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Shinbone Fracture

The tibia, or shinbone, is the most commonly fractured long bone in the body. A tibial shaft fracture occurs along the length of the bone, below the knee and above the ankle.

It typically takes a major force to cause this type of broken leg. Motor vehicle collisions, for example, are a common cause of tibial shaft fractures. In many tibia fractures, the smaller bone in the lower leg (fibula) is broken as well.

The lower leg is made up of two bones: the tibia and fibula. The tibia is the larger of the two bones. It supports most of your weight and is an important part of both the knee joint and ankle joint.

Shinbone Anatomy

What are the different types of shinbone fractures?

Tibia fractures vary greatly, depending on the force that causes the break. The pieces of bone may line up correctly (stable fracture) or be out of alignment (displaced fracture). The skin around the fracture may be intact (closed fracture) or the bone may puncture the skin (open fracture). In many tibia fractures, the fibula is broken as well.

Doctors describe fractures to each other using classification systems. Tibia fractures are classified depending on:

  • The location of the fracture (the tibial shaft is divided into thirds: distal, middle, and proximal)
  • The pattern of the fracture (for example, the bone can break in different directions, such as crosswise, lengthwise, or in the middle)
  • Whether the skin and muscle over the bone is torn by the injury (open fracture)

The most common types of tibial shaft fractures include:

Transverse fracture: In this type of fracture, the break is a straight horizontal line going across the tibial shaft.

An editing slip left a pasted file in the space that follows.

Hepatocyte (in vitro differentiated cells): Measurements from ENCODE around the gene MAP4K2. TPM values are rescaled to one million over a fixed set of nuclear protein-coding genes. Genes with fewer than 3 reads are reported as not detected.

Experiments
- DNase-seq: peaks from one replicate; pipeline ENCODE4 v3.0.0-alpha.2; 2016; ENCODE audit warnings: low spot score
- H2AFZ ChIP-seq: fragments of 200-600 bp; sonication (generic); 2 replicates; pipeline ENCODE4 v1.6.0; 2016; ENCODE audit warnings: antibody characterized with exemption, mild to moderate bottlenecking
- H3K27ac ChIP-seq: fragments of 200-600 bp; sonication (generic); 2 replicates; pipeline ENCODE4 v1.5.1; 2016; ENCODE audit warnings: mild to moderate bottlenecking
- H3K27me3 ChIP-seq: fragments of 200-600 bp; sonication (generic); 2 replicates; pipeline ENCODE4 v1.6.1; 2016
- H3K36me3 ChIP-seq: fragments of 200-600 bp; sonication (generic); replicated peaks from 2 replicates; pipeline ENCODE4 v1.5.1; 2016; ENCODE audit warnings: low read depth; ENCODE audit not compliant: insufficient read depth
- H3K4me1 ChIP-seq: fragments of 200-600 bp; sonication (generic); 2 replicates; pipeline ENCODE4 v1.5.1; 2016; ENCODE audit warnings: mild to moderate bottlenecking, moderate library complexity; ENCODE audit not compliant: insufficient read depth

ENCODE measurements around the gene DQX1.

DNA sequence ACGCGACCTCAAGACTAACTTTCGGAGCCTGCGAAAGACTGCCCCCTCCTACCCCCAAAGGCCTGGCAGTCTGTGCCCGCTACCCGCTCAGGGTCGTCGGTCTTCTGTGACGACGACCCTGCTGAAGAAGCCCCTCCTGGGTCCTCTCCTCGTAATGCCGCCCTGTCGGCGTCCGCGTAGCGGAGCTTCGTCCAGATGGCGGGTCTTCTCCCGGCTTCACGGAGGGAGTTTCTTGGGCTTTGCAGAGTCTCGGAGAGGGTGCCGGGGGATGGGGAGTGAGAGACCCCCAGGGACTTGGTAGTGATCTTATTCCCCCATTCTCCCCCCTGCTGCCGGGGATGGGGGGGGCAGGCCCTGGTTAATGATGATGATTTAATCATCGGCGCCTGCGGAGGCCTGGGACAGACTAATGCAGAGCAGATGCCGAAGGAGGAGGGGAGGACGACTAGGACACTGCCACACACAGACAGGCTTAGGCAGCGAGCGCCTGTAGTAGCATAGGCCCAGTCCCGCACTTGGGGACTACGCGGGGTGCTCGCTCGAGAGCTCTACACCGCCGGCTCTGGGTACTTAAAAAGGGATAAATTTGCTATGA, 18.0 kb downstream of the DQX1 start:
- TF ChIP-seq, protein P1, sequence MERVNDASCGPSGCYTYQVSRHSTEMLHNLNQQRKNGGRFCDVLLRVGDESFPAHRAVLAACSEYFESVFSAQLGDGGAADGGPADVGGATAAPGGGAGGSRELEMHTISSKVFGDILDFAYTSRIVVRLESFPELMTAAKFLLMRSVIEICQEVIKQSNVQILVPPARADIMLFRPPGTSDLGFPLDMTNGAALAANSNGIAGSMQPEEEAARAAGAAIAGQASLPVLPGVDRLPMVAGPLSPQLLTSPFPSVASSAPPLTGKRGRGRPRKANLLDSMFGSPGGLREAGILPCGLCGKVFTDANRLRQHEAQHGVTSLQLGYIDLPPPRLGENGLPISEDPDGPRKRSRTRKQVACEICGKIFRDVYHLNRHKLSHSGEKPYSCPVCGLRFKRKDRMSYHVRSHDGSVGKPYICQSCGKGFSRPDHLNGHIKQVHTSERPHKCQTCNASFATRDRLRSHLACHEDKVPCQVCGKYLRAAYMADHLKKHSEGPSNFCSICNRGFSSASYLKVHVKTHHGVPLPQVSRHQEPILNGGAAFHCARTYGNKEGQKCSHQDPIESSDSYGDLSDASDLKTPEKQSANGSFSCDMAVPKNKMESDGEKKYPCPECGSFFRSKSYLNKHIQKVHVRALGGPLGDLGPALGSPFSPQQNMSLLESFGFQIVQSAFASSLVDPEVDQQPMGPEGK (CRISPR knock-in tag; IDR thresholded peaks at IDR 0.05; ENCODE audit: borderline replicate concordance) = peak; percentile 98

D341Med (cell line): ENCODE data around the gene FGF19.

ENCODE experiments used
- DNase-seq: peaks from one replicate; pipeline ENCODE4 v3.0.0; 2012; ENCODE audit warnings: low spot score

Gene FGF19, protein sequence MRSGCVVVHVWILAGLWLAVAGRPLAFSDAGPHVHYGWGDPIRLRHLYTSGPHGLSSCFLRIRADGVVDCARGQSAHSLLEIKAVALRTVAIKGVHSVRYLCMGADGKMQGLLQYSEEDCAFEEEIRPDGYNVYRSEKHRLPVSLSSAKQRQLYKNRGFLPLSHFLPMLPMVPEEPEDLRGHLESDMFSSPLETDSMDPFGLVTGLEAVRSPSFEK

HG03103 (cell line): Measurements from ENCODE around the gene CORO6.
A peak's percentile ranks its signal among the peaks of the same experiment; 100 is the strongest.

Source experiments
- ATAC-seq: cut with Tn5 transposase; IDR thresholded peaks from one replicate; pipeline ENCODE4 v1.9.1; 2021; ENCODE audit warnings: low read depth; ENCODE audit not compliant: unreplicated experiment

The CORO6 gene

Oblique fracture: This type of fracture has an angled line across the shaft

Spiral fracture: The fracture line encircles the shaft like the stripes on a candy cane. This type of fracture is caused by a twisting force.

Comminuted fracture: In this type of fracture, the bone breaks into three or more pieces.

Open fracture: If a bone breaks in such a way that bone fragments stick out through the skin or a wound penetrates down to the broken bone, the fracture is called an open or compound fracture. Open fractures often involve much more damage to the surrounding muscles, tendons, and ligaments. They have a higher risk for complications—especially infections—and take a longer time to heal

What causes shinbone fractures?

Tibial shaft fractures are often caused by some type of high-energy collision, such as a motor vehicle or motorcycle crash. In cases like these, the bone can be broken into several pieces (comminuted fracture).

Sports injuries, such as a fall while skiing or a collision with another player during soccer, are lower-energy injuries that can cause tibial shaft fractures. These fractures are typically caused by a twisting force and result in an oblique or spiral fracture.

What are the symptoms of a shinbone fracture?

A tibial shaft fracture usually causes immediate, severe pain. Other symptoms may include:

  • Inability to walk or bear weight on the leg
  • Deformity or instability of the leg
  • Bone "tenting" over the skin at the fracture site or bone protruding through a break in the skin
  • Occasional loss of feeling in the foot